When Jacob had moved to Haran twenty years earlier, Esau had also moved away from his father’s house. He had taken his wives, children, livestock, and possessions, and settled in the hill country of Seir. Now, as Jacob and his entourage drew closer to his brother, he decided to dispatch couriers ahead of them to seek peace with Esau.
When the messengers arrived, they said to Esau, “Your servant Jacob has been living with your Uncle Laban until recently. He now has oxen, donkeys, sheep, and slaves, and he sent us in hopes that you’ll receive him on friendly terms.”
“Tell Jacob,” Esau answered, “that I’m coming to meet him with an army of four hundred.”
When they returned and told Jacob what Esau had said, Jacob was terrified. He split his camp into two companies and divided his livestock equally, so that half of his estate could still survive the wrath of Esau.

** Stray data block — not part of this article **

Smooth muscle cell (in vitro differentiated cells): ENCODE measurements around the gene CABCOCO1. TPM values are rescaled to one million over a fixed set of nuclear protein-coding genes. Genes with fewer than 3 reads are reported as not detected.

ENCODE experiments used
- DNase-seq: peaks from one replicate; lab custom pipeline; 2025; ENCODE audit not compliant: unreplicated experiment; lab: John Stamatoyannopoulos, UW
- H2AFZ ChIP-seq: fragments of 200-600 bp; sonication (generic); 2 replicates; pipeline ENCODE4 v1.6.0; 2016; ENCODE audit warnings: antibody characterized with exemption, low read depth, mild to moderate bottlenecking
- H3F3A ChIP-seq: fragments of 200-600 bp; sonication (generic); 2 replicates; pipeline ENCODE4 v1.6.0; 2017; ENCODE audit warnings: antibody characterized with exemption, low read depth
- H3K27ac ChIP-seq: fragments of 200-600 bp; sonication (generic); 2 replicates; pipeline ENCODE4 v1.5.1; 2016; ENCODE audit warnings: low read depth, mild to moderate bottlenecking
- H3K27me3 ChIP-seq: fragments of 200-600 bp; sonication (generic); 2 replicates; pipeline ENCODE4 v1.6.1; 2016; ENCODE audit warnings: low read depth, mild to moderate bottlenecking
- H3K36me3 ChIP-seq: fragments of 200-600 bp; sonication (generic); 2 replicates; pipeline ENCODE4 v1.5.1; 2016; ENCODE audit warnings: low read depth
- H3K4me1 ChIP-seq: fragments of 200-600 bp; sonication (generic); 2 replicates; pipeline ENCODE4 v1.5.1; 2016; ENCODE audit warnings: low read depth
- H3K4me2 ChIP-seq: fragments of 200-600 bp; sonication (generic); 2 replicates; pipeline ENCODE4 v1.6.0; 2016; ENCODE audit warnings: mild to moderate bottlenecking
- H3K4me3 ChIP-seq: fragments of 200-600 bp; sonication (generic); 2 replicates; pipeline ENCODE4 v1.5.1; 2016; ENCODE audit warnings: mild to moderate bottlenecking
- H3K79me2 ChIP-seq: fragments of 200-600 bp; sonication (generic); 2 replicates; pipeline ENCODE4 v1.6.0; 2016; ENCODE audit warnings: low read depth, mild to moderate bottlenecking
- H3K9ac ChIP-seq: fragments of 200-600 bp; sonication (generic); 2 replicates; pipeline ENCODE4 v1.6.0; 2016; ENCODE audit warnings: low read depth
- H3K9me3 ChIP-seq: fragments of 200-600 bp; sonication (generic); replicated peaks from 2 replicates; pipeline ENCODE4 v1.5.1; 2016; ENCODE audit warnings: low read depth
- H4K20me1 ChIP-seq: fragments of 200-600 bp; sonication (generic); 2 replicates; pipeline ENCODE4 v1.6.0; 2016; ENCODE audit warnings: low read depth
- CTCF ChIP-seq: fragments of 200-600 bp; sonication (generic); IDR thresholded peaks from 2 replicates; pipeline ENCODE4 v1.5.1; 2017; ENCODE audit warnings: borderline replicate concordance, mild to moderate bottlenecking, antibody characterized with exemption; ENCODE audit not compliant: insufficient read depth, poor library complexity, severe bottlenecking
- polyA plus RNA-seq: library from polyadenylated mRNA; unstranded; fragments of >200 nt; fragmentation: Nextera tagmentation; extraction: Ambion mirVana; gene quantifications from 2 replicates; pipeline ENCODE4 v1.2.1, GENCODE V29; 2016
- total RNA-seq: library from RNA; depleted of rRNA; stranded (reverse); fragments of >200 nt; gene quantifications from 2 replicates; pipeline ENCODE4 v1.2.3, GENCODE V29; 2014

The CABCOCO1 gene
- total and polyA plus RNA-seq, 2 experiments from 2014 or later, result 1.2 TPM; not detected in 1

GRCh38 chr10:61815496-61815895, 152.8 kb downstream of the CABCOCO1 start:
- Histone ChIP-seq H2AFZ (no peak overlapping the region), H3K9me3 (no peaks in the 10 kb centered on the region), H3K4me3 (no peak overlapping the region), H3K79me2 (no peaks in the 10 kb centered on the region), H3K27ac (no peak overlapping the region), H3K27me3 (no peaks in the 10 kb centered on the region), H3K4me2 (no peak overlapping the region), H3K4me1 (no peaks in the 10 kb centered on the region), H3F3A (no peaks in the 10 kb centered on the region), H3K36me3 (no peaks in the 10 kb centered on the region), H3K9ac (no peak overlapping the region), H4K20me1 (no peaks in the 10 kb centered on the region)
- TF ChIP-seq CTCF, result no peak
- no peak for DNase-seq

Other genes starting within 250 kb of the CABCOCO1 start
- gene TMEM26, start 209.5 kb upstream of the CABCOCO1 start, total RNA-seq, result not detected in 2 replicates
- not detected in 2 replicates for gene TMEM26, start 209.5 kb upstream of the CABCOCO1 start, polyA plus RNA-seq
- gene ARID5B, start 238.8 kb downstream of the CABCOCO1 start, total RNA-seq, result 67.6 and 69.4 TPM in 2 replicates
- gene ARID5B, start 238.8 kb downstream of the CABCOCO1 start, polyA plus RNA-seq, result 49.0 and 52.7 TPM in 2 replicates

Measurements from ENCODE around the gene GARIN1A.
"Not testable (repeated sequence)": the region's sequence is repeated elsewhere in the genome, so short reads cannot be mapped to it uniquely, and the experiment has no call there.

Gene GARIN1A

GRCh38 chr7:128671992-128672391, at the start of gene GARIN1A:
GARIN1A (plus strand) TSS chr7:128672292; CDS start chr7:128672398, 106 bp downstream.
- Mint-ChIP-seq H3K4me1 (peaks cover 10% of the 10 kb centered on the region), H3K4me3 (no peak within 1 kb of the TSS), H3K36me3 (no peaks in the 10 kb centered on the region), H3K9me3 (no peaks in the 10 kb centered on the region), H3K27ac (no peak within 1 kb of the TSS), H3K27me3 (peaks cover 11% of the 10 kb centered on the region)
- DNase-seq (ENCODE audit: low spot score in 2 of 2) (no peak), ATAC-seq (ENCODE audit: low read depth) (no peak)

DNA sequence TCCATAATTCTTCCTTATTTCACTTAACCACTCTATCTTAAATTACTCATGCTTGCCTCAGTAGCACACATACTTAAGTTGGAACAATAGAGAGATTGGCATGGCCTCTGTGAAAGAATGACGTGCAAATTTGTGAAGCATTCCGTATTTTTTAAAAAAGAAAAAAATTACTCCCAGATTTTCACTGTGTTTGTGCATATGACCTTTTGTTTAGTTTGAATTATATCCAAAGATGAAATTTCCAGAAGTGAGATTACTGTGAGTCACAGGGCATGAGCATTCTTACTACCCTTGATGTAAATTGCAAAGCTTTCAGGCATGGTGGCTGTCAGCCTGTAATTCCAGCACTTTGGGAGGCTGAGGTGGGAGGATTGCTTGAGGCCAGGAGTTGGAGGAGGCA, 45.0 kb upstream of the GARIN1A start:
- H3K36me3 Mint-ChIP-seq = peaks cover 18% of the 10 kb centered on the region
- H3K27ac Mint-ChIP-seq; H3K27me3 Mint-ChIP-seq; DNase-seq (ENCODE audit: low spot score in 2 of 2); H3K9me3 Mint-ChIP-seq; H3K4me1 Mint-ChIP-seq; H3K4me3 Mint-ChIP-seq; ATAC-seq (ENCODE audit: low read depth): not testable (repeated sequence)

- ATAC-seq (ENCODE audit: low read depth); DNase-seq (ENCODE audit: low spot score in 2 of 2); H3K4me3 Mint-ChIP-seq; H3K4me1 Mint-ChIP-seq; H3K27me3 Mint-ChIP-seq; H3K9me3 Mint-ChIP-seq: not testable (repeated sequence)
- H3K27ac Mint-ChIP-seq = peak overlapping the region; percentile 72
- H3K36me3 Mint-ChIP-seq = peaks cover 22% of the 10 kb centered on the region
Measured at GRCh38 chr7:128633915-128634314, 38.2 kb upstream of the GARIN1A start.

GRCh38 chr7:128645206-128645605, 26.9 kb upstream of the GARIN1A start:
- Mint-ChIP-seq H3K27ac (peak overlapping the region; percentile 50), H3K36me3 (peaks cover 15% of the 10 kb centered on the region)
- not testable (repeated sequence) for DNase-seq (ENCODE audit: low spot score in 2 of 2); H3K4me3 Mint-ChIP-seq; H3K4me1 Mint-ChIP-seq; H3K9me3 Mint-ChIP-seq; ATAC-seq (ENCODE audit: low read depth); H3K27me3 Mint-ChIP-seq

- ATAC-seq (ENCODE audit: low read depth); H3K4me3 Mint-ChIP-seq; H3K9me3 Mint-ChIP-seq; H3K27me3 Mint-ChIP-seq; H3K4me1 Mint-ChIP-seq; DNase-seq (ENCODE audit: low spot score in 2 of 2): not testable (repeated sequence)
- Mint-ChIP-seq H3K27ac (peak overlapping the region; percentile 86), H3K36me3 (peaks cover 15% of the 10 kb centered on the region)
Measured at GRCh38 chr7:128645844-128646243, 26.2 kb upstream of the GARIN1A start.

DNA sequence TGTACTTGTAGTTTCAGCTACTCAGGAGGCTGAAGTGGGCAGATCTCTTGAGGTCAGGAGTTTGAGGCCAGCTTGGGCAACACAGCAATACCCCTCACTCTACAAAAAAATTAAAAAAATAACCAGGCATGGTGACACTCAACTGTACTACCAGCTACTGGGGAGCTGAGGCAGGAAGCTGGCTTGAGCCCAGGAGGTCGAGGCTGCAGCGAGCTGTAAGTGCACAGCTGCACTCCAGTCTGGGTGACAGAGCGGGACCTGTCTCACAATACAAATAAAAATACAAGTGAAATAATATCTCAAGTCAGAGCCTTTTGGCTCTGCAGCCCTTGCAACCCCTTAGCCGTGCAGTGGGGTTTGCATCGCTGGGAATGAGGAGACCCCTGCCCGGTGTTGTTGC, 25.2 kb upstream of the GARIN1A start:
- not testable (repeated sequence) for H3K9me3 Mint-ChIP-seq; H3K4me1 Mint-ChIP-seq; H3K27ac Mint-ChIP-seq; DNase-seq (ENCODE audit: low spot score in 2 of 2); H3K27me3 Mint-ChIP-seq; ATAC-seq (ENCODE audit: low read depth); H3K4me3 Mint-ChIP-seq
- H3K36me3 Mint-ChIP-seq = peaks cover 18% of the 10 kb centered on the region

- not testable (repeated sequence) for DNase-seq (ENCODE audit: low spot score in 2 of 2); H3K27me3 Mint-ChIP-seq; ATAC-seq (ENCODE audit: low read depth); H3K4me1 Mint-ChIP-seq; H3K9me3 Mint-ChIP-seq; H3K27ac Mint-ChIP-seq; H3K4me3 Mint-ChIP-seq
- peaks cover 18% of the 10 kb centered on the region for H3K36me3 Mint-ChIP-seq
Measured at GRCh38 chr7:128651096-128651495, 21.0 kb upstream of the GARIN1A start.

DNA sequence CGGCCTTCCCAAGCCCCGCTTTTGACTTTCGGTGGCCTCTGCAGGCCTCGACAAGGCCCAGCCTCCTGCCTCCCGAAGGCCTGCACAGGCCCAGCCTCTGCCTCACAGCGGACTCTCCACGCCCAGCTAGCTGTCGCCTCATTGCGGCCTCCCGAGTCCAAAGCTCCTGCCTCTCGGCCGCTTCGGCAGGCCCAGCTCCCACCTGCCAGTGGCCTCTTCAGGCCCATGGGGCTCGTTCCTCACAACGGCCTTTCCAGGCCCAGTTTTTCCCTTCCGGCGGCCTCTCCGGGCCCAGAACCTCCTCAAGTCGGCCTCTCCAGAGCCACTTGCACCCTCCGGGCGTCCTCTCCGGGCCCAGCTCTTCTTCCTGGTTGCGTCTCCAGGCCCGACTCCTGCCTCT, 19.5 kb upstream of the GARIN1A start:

Then he prayed. “O God, O Master, you told me to go back home and said you’d be with me. I went to Haran with a shepherd’s crook and a father’s blessing, and I’m now a very rich man. I’m not worthy of your love and faithfulness, but I ask that you save me and my family from my brother. You said you’d make my offspring like the countless sands of the shore.”
Jacob continued to pray into the night until he fell asleep. The next morning, he brought out two hundred female goats and twenty male goats, gave them to a servant and said, “Deliver these goats to my brother and say, ‘These are a peace offering from your servant Jacob, and he is coming behind us.’”
Then he took two hundred ewes and twenty rams from his flock. He gave them to another servant and told him the same thing he told the first servant, adding, “Keep space between you and my servant ahead of you.”
Next, he took thirty milking camels and their young, forty cows and ten bulls, twenty female donkeys and ten male donkeys. Again he gave each species of animal to a servant and had him form the next drove in a long line of gifts for his brother. “Tell him your servant Jacob comes behind us,” he told each one, “but keep a distance between the drove ahead of you.”
Jacob hoped that by the time he met his brother Esau, his anger would have subsided. In the meantime, he waited for each drove to take its turn toward Esau and continued to sleep unsettled for another night.
Inspiration: Genesis 32, 36